Five million UK workers are employed in low-paid jobs and the largest group feeling poverty is made up of families with at least one adult in paid work. Official figures miss out the most exploited workers, who include immigrants, young people and women, working illegally in the ‘underground’ economy.

Most people trapped by in-work poverty have not gone on to better paid jobs in the last ten years but some have been successful and there are good examples of effective workplace learning. These include Unionlearn initiatives and projects such as the longstanding ‘Return to Learn’ programme run by the Workers’ Educational Association and Unison.

Technology and globalisation is altering the labour market so much that planning for current job roles is short-sighted. Microsoft’s founder, Bill Gates, has said that, “Technology over time will reduce demand for jobs, particularly at the lower end of skill set…. I don’t think people have that in their mental model.” Policy debate and planning must move beyond today’s skills for today’s jobs and prepare for a fall in available employment for the people who are furthest from well-paid work.

There are at least three main challenges. Support is needed to help low-paid workers to progress into better paid and more secure jobs. We need to recognise that the pool of adults without secure work is likely to grow, with an impact on the public purse as well as on individual lives. Extended working ages and later entitlement to state pensions reinforce the need for more adult learning. Policy decisions need to address the learning and skills needs of adults who are in the workforce now if we are to tackle these issues.

Future jobs are likely to need digital, technical, creative, research and development skills. Meeting these needs seems a tall order in the wake of recent reports on levels of adult literacy and numeracy as well as on poverty and social mobility. A lack of applicable skills, confidence and prospects will have a knock-on effect on our society, economy and future public spending unless we take action.

Policy makers need to identify the gaps between future skills demands and current levels – and then to work out how we can bridge them. We need to understand the barriers to adult learning and to apply our knowledge of strategies that work. Obstacles include unpredictable work patterns, caring responsibilities and lack of information and networking with people already in education. Financial constraints, including the costs of transport or online connectivity, also deter workers who are paid below a living wage.

Community learning has a particular role in engaging people who are otherwise unlikely to get involved in education and also in campaigning for better working conditions. It acts as a catalyst and a connector as well as having value in its own right. It builds on the understanding that adult learning journeys are complex and individual and that people’s needs, talents, interests, motivation, opportunities and access to learning vary.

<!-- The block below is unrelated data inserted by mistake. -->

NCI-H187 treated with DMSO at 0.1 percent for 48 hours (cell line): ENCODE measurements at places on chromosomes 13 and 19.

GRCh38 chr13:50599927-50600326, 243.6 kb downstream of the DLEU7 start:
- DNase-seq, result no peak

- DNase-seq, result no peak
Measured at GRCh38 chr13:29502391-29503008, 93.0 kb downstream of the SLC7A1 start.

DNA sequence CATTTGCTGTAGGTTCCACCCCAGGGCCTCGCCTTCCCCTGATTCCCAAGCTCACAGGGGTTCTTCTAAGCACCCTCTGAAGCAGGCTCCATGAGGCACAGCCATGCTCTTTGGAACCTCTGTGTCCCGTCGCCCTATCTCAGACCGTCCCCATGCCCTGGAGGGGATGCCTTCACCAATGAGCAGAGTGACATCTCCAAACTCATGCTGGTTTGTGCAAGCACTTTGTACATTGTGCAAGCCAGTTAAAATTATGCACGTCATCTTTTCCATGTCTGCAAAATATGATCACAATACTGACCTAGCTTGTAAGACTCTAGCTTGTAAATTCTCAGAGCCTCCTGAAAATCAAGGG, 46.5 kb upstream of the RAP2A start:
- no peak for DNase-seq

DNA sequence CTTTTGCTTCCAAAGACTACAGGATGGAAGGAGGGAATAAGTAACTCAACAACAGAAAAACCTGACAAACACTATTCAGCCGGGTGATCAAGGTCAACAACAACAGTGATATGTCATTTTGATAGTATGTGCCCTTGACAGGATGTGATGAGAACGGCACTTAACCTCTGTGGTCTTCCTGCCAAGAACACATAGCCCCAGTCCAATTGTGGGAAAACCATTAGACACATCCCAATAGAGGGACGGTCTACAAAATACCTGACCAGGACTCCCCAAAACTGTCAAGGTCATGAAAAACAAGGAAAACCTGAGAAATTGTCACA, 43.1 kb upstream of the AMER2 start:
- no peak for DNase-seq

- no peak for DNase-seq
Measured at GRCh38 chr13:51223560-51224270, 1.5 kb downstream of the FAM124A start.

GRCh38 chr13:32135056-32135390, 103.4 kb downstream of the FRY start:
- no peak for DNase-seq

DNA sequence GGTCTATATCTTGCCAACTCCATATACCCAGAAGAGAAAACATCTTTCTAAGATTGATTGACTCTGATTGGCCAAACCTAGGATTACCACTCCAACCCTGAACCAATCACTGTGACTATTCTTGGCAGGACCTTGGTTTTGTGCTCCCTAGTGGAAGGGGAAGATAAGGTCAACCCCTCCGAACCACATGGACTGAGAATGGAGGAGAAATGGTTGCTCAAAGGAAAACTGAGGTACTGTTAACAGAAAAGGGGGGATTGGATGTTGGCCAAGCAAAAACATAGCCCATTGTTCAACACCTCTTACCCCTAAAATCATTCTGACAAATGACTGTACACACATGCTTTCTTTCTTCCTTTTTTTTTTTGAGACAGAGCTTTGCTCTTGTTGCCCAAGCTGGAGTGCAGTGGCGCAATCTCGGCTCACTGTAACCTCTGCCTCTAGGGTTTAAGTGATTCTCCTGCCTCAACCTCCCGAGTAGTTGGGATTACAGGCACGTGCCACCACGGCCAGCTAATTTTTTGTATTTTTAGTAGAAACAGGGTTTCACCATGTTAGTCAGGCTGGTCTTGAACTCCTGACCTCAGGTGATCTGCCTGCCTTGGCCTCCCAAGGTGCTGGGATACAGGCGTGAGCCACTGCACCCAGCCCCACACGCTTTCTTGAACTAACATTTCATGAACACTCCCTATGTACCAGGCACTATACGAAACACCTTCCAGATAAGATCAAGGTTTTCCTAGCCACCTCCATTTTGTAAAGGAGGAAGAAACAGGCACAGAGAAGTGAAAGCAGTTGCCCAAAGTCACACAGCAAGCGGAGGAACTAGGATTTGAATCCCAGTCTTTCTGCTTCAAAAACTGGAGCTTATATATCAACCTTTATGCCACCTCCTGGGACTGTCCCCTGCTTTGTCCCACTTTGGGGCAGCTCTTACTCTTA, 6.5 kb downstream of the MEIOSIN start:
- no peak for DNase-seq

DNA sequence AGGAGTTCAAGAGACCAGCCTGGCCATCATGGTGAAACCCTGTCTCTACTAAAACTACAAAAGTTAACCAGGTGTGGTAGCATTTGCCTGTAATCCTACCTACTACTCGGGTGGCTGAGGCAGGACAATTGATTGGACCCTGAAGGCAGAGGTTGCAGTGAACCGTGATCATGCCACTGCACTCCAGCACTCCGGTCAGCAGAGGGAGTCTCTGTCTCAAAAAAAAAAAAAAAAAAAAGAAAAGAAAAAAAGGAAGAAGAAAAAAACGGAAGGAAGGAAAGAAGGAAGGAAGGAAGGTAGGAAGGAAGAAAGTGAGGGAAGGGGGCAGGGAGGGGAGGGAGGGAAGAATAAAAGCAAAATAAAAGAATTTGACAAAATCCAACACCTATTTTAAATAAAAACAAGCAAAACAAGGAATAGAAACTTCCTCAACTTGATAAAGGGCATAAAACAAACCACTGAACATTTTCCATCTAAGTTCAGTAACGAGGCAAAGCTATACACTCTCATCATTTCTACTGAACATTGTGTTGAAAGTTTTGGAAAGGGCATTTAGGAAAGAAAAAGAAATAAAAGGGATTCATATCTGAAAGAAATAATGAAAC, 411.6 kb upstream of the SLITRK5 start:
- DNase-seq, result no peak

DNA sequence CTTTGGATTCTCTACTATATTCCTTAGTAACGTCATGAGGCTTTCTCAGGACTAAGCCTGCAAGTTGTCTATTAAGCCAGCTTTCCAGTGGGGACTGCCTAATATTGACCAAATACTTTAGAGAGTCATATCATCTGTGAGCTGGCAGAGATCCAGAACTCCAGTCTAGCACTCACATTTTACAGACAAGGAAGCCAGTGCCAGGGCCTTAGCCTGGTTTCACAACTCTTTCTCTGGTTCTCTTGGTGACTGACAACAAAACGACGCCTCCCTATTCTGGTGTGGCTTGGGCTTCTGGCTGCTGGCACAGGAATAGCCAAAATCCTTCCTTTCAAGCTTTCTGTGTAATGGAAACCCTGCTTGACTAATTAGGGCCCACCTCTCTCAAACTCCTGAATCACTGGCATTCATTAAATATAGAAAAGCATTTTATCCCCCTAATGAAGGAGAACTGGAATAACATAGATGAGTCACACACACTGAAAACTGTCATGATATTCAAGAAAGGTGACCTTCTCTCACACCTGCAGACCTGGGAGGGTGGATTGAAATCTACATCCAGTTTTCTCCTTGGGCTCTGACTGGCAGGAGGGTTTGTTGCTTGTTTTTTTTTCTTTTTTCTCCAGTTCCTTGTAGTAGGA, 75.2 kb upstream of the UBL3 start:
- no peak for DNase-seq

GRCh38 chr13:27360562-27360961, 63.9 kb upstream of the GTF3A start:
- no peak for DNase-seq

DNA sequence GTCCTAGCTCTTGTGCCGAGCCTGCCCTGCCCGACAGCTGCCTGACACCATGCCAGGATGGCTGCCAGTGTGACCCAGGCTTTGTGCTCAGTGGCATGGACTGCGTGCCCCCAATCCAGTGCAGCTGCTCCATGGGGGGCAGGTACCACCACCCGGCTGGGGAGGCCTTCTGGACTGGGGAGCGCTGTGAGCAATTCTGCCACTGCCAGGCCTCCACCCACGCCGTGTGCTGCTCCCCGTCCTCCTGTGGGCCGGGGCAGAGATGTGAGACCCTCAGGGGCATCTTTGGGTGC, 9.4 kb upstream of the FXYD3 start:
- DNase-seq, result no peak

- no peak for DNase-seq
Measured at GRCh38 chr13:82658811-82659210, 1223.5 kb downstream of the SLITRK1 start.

Affordable, accessible and relevant community learning encourages adults to take their first steps back into education in their neighbourhood or workplace. It provides essential and flexible support with networks for progression. Community outreach work, learning champions and union learning representatives are all shown to be successful at engaging new learners.

The quality and qualities of teaching, learning and assessment for adults are critical to success. Effective community learning tailors courses to suit adults’ requirements and is run in partnerships so that progression to further learning can be organic. Community Learning Trusts have an important role in this, as should Local Enterprise Partnerships, although community learning’s role as a route to further education is not recognised sufficiently. We need to raise awareness.

Trust, partnership and networks linking policy makers, funders, employers, learning providers and the general public are essential to make sure that no low-paid or unemployed adult is isolated from accessible and attractive learning opportunities.

Joined up adult learning strategies are essential if adults are to know how to join up and can be inspired to continue their learning and development for more rewarding work.

(This article was first published in a special free edition of NIACE’s Adults Learning – “Poverty, work and low pay – The role of skills”. A copy of the full publication can be found at http://shop.niace.org.uk/al-extra-poverty-work-pay.html.)